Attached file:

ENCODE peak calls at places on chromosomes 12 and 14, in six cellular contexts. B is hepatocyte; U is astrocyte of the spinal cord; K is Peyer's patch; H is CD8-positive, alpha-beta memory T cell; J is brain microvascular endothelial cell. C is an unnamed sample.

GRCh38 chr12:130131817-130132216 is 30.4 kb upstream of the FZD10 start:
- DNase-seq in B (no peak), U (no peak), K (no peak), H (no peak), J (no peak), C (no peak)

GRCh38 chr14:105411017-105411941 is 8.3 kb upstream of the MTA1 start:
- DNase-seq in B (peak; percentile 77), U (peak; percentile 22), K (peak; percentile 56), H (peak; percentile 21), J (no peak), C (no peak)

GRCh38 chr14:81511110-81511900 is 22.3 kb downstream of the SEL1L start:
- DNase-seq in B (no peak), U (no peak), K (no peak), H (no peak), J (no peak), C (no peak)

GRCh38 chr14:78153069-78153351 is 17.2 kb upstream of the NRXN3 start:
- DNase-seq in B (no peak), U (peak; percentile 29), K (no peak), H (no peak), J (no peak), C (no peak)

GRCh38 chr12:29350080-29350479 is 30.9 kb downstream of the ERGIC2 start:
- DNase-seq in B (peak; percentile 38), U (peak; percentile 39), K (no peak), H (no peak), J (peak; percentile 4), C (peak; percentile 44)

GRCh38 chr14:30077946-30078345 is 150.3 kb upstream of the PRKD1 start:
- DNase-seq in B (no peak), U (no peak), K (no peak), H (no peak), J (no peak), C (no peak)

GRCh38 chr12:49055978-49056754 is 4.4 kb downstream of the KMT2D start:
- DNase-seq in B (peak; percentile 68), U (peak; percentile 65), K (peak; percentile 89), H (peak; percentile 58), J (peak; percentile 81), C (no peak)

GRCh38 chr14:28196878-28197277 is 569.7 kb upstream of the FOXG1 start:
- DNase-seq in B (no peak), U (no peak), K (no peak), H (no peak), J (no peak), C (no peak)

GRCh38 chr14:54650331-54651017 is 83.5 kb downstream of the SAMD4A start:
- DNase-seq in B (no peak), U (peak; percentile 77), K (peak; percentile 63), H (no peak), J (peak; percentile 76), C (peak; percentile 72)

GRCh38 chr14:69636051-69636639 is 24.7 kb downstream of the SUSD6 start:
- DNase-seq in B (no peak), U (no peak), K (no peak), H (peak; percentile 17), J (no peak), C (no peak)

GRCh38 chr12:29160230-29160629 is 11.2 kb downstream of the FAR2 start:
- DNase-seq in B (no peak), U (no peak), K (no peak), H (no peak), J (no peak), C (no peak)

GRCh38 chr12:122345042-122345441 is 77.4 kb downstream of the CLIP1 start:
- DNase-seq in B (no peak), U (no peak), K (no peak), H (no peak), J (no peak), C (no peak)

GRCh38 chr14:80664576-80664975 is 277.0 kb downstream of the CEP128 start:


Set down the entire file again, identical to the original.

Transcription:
ENCODE peak calls at places on chromosomes 12 and 14, in six cellular contexts. B is hepatocyte; U is astrocyte of the spinal cord; K is Peyer's patch; H is CD8-positive, alpha-beta memory T cell; J is brain microvascular endothelial cell. C is an unnamed sample.

GRCh38 chr12:130131817-130132216 is 30.4 kb upstream of the FZD10 start:
- DNase-seq in B (no peak), U (no peak), K (no peak), H (no peak), J (no peak), C (no peak)

GRCh38 chr14:105411017-105411941 is 8.3 kb upstream of the MTA1 start:
- DNase-seq in B (peak; percentile 77), U (peak; percentile 22), K (peak; percentile 56), H (peak; percentile 21), J (no peak), C (no peak)

GRCh38 chr14:81511110-81511900 is 22.3 kb downstream of the SEL1L start:
- DNase-seq in B (no peak), U (no peak), K (no peak), H (no peak), J (no peak), C (no peak)

GRCh38 chr14:78153069-78153351 is 17.2 kb upstream of the NRXN3 start:
- DNase-seq in B (no peak), U (peak; percentile 29), K (no peak), H (no peak), J (no peak), C (no peak)

GRCh38 chr12:29350080-29350479 is 30.9 kb downstream of the ERGIC2 start:
- DNase-seq in B (peak; percentile 38), U (peak; percentile 39), K (no peak), H (no peak), J (peak; percentile 4), C (peak; percentile 44)

GRCh38 chr14:30077946-30078345 is 150.3 kb upstream of the PRKD1 start:
- DNase-seq in B (no peak), U (no peak), K (no peak), H (no peak), J (no peak), C (no peak)

GRCh38 chr12:49055978-49056754 is 4.4 kb downstream of the KMT2D start:
- DNase-seq in B (peak; percentile 68), U (peak; percentile 65), K (peak; percentile 89), H (peak; percentile 58), J (peak; percentile 81), C (no peak)

GRCh38 chr14:28196878-28197277 is 569.7 kb upstream of the FOXG1 start:
- DNase-seq in B (no peak), U (no peak), K (no peak), H (no peak), J (no peak), C (no peak)

GRCh38 chr14:54650331-54651017 is 83.5 kb downstream of the SAMD4A start:
- DNase-seq in B (no peak), U (peak; percentile 77), K (peak; percentile 63), H (no peak), J (peak; percentile 76), C (peak; percentile 72)

GRCh38 chr14:69636051-69636639 is 24.7 kb downstream of the SUSD6 start:
- DNase-seq in B (no peak), U (no peak), K (no peak), H (peak; percentile 17), J (no peak), C (no peak)

GRCh38 chr12:29160230-29160629 is 11.2 kb downstream of the FAR2 start:
- DNase-seq in B (no peak), U (no peak), K (no peak), H (no peak), J (no peak), C (no peak)

GRCh38 chr12:122345042-122345441 is 77.4 kb downstream of the CLIP1 start:
- DNase-seq in B (no peak), U (no peak), K (no peak), H (no peak), J (no peak), C (no peak)

GRCh38 chr14:80664576-80664975 is 277.0 kb downstream of the CEP128 start: